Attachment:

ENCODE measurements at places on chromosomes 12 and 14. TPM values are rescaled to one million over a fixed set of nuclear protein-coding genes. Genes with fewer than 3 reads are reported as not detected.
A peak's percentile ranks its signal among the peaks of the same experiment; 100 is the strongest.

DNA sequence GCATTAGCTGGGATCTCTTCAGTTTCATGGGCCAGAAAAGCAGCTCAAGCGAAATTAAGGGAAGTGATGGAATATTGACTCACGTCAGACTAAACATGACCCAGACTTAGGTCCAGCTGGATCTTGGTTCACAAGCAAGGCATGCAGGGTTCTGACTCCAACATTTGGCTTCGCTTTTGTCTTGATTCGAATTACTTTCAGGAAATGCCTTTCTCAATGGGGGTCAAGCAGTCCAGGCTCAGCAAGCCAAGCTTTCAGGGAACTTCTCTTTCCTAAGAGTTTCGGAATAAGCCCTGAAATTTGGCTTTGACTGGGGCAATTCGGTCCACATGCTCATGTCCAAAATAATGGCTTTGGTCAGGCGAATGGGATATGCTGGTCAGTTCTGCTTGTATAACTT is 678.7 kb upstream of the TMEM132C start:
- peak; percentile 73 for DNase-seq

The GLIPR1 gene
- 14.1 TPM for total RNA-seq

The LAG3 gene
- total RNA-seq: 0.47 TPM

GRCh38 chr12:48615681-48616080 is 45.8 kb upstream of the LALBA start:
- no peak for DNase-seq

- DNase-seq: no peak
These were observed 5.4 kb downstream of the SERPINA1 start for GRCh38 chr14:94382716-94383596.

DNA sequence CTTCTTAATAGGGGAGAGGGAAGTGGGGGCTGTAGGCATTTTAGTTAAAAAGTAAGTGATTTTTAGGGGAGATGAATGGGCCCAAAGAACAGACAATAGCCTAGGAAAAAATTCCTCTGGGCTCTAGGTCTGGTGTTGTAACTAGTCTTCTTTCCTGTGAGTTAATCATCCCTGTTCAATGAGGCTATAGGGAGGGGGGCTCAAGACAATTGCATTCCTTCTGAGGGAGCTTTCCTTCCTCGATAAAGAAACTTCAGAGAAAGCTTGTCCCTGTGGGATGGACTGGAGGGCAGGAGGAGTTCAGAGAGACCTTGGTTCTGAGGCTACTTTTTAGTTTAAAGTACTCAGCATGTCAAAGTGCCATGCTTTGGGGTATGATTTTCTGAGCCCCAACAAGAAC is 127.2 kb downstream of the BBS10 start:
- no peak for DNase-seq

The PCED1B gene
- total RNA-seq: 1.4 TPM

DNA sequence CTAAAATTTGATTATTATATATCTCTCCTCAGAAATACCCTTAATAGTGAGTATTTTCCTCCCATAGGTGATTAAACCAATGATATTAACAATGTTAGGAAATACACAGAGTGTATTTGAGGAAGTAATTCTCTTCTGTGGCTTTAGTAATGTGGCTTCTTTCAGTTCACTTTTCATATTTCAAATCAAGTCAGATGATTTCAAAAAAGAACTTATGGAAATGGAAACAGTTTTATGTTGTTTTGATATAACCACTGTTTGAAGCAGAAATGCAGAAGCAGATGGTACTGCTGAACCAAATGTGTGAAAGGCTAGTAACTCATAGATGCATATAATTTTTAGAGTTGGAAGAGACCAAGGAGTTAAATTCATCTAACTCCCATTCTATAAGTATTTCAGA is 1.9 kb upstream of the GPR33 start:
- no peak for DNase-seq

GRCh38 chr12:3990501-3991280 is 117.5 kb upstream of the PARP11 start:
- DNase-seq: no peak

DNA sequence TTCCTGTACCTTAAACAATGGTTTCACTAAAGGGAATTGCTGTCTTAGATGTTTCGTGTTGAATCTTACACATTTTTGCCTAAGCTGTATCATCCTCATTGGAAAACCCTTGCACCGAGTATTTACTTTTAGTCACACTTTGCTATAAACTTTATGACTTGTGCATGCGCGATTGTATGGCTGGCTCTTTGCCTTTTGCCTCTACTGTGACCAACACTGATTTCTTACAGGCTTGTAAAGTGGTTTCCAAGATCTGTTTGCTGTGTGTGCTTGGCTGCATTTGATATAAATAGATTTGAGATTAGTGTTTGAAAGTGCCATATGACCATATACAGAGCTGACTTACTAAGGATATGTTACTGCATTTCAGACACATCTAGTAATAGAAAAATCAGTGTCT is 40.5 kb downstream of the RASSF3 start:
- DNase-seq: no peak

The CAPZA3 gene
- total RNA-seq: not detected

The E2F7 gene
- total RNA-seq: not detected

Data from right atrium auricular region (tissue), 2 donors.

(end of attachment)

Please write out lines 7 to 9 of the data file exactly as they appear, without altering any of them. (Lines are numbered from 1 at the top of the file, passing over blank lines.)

The LAG3 gene
- total RNA-seq: 0.47 TPM

GRCh38 chr12:48615681-48616080 is 45.8 kb upstream of the LALBA start: